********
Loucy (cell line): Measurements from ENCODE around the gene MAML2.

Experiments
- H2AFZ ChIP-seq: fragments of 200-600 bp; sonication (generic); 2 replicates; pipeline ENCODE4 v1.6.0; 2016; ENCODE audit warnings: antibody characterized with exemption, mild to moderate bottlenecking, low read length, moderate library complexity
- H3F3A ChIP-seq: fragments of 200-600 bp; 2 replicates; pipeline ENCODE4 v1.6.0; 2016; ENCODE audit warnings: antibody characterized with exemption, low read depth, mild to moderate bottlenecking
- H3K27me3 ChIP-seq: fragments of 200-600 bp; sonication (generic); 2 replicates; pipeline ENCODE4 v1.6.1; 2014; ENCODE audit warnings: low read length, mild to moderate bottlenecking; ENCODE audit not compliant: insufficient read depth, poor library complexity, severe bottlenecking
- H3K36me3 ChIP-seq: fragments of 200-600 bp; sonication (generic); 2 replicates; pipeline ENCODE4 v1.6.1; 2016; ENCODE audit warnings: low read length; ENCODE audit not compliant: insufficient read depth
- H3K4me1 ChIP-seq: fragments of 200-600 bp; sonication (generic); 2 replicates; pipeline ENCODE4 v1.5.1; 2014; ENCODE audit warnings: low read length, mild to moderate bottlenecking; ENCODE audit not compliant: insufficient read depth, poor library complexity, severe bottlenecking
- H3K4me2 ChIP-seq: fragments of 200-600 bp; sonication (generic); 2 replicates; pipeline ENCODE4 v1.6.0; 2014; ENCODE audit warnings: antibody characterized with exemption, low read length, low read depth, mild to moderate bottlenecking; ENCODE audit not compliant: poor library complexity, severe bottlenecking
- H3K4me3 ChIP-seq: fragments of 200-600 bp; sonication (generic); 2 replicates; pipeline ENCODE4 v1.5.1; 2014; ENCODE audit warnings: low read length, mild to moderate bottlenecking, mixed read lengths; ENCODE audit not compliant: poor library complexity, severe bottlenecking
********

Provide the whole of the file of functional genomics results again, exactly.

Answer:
Loucy (cell line): Measurements from ENCODE around the gene MAML2.

Experiments
- H2AFZ ChIP-seq: fragments of 200-600 bp; sonication (generic); 2 replicates; pipeline ENCODE4 v1.6.0; 2016; ENCODE audit warnings: antibody characterized with exemption, mild to moderate bottlenecking, low read length, moderate library complexity
- H3F3A ChIP-seq: fragments of 200-600 bp; 2 replicates; pipeline ENCODE4 v1.6.0; 2016; ENCODE audit warnings: antibody characterized with exemption, low read depth, mild to moderate bottlenecking
- H3K27me3 ChIP-seq: fragments of 200-600 bp; sonication (generic); 2 replicates; pipeline ENCODE4 v1.6.1; 2014; ENCODE audit warnings: low read length, mild to moderate bottlenecking; ENCODE audit not compliant: insufficient read depth, poor library complexity, severe bottlenecking
- H3K36me3 ChIP-seq: fragments of 200-600 bp; sonication (generic); 2 replicates; pipeline ENCODE4 v1.6.1; 2016; ENCODE audit warnings: low read length; ENCODE audit not compliant: insufficient read depth
- H3K4me1 ChIP-seq: fragments of 200-600 bp; sonication (generic); 2 replicates; pipeline ENCODE4 v1.5.1; 2014; ENCODE audit warnings: low read length, mild to moderate bottlenecking; ENCODE audit not compliant: insufficient read depth, poor library complexity, severe bottlenecking
- H3K4me2 ChIP-seq: fragments of 200-600 bp; sonication (generic); 2 replicates; pipeline ENCODE4 v1.6.0; 2014; ENCODE audit warnings: antibody characterized with exemption, low read length, low read depth, mild to moderate bottlenecking; ENCODE audit not compliant: poor library complexity, severe bottlenecking
- H3K4me3 ChIP-seq: fragments of 200-600 bp; sonication (generic); 2 replicates; pipeline ENCODE4 v1.5.1; 2014; ENCODE audit warnings: low read length, mild to moderate bottlenecking, mixed read lengths; ENCODE audit not compliant: poor library complexity, severe bottlenecking